Why The Internet Is Running Out Of Addresses

It's been called the I-Pocalyspe. Some headlines have been equally ominous: Internet Officially Runs Out of Addresses; The End of the Internet As We Know It; The Web's Well Goes Dry. To decipher these headlines, host Melissa Block speaks to Stephen Shankland, a senior writer for CNET.com.

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ROBERT SIEGEL, host:

From NPR News, this is ALL THINGS CONSIDERED. I'm Robert Siegel.

MELISSA BLOCK, host:

I'm Melissa Block.

And it's time now for All Tech Considered.

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BLOCK: It's been called the IPocalypse from headlines of an equally ominous "Internet Officially Runs Out of Addresses; The End of the Internet As We Know It; The Web's Well Goes Dry." To decipher those headlines, we've called on Stephen Shankland, a senior writer for CNET news. He joins us by Skype from his home outside London. Welcome, Stephen.

Mr. STEPHEN SHANKLAND (Senior Writer, CNET): Thank you.

BLOCK: Now, we're talking about these IP addresses that have run out. Why don't you remind us, first of all, what an IP address is and what it does?

Mr. SHANKLAND: An IP address stands for Internet protocol address. And every computer or any other kind of device that attaches to the Internet needs one. It's the address that you use to send email to somebody else. Each little packet of information gets labeled with that address. So, when you run out, then you have trouble because then you can't connect new devices to the Internet. That might be your smartphone or your just, you know, PC at home.

BLOCK: And we've reached that point now. Even though there were billions of IP addresses, we have now run out?

Mr. SHANKLAND: Yeah. With the current technology called IPV4, that's version 4, the central authorities only have 4.3 billion IPV4 addresses to hand out in the first place, and they just handed out the last one. Now, we haven't actually run out for the level for most folks.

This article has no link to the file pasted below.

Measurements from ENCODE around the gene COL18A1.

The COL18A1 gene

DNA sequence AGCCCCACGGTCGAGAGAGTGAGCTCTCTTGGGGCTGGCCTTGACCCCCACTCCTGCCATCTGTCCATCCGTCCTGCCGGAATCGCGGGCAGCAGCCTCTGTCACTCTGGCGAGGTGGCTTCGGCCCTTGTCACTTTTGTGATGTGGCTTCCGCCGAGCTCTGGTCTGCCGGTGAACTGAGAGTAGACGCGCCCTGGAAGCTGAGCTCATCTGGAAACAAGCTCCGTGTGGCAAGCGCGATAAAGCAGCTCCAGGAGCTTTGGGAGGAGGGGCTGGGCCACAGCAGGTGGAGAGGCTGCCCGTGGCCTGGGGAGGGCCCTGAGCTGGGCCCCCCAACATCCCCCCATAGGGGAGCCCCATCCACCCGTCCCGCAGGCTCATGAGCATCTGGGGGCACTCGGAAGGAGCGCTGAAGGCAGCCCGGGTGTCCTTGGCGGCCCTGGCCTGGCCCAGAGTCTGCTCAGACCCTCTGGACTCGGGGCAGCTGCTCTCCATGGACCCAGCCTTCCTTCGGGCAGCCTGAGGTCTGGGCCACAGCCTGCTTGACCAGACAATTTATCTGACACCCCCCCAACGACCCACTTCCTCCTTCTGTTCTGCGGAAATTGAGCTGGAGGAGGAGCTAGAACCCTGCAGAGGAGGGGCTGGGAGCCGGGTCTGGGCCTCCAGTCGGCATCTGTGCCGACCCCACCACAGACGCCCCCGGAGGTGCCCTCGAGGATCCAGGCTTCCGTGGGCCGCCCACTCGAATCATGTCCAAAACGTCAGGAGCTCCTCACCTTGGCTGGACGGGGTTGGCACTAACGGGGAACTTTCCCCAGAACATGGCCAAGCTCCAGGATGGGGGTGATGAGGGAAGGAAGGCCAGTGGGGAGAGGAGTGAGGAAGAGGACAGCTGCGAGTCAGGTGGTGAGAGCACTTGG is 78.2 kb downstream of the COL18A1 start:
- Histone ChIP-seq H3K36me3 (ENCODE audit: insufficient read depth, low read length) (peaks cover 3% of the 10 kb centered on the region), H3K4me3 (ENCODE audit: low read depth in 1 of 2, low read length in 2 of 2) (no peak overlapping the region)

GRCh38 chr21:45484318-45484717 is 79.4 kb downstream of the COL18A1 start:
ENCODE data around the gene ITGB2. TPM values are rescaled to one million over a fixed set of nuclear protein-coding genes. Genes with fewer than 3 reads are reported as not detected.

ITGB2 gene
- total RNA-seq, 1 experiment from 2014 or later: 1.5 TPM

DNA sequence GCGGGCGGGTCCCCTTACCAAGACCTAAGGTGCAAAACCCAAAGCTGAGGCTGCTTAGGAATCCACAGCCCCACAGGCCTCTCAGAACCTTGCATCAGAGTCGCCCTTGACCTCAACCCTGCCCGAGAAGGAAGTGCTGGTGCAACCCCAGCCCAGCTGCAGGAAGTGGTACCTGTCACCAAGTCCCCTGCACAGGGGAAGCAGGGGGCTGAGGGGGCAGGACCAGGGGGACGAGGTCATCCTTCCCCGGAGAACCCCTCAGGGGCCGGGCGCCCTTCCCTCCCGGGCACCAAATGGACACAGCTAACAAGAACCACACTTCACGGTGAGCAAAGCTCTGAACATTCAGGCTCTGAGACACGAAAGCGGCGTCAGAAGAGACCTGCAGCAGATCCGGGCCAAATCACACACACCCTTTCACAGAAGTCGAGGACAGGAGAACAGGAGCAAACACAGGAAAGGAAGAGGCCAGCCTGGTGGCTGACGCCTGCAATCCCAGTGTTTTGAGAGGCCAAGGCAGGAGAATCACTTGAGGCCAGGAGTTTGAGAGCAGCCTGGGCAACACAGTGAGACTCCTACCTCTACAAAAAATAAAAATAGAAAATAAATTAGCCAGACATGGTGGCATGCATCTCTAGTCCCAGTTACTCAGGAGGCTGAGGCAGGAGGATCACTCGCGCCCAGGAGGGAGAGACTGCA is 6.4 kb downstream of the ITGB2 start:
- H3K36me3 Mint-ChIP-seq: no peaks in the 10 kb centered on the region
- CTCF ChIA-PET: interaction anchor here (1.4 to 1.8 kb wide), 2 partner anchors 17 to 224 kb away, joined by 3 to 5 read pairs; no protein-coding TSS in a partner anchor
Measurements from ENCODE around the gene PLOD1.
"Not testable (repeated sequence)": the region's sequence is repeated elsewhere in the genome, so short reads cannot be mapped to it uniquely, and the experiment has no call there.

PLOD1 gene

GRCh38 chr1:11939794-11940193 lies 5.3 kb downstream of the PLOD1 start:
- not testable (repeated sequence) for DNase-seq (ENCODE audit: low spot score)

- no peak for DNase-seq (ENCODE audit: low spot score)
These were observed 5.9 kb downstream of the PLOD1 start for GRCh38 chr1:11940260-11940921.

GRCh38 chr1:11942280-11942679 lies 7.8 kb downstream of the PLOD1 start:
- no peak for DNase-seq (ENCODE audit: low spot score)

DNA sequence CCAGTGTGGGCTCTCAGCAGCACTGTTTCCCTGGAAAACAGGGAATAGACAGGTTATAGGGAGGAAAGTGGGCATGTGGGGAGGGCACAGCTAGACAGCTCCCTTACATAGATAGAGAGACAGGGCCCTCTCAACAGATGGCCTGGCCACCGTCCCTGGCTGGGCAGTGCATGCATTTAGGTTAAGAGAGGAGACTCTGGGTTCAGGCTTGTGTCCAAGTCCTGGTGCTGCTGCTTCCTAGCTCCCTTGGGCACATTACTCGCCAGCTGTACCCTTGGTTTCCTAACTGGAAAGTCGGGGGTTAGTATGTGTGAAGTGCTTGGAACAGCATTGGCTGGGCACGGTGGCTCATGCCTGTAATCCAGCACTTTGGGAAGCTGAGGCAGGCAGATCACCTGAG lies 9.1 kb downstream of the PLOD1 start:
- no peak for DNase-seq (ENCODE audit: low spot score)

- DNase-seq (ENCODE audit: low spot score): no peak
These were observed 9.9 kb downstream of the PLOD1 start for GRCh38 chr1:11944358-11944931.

Basically, what happened is it stopped raining and snowing in the mountains. But we're downstream - down the river, and we still have plenty of water right now. But, you know, at some point in the next year or two, the dry spell is going to come downstream and we're going to have a drought down where the regular folks are.

BLOCK: But here to help is IPV6, correct?

Mr. SHANKLAND: That's right. IPV6 has quite a lot more Internet addresses. Specifically, it has 340 trillion, trillion, trillion.

BLOCK: That is an amazing number. The number is 340 undecillion is the name. 340 with 36 zeroes after it. You figure that's enough to last for a while?

Mr. SHANKLAND: It's enough to last for a very long time, yes. The hard part is not counting that high, though. It's actually making the transition to that technology.

BLOCK: Yeah, well, what's involved in that transition?

Mr. SHANKLAND: For most people, it's not really going to be that big a deal. But if you have a website, it's going to be something you're going to have to deal with. And if you're an Internet service provider, you're going to have to deal with it. So, this is something that the IT people out there who run computers and computer systems, it's mostly their problem to deal with and they're going to be spending a lot of money over the next few years to make the transition to IPV6.

BLOCK: And as they spend money to make the transition, does that get passed on to consumers, to businesses, too?

Mr. SHANKLAND: Yes. As always, with new technology there's lots of exciting stuff that comes down the pike. But sooner or later, somebody pays for it. Hopefully, you know, big profitable companies are doing the transition. They can absorb the costs. But, you know, sooner or later, if your ISP has to spend a lot of money upgrading a whole lot of servers and other Internet equipment, then, yeah, that cost will get passed along down to the customer.

BLOCK: So, the transition from IPV4 to IPV6, are you anticipating that that will be pretty smooth or are there lots of potential complications there?

Mr. SHANKLAND: I think it's going to be more in the area of hiccups and some unpleasantness, than catastrophe. That's why I think the word IPocalypse is a bit overblown. A lot of money is going to have to be spent, but I don't think the Internet is going to come to a screeching halt, for example.

Websites will get slow in some cases because when you're trying to get data from some server on the other side of the Internet, the data might have to get translated from IPV4 to IPV6 and then back to IPV4. That has to happen every time a little packet of information goes from one place to another.

So I think we'll see some delays in the performance of the Internet as we make this gradual transition from IPV4 to IPV6.

BLOCK: OK. Stephen Shankland, the senior writer for CNET news. Stephen, thanks very much.

Mr. SHANKLAND: Yeah. Glad to help.

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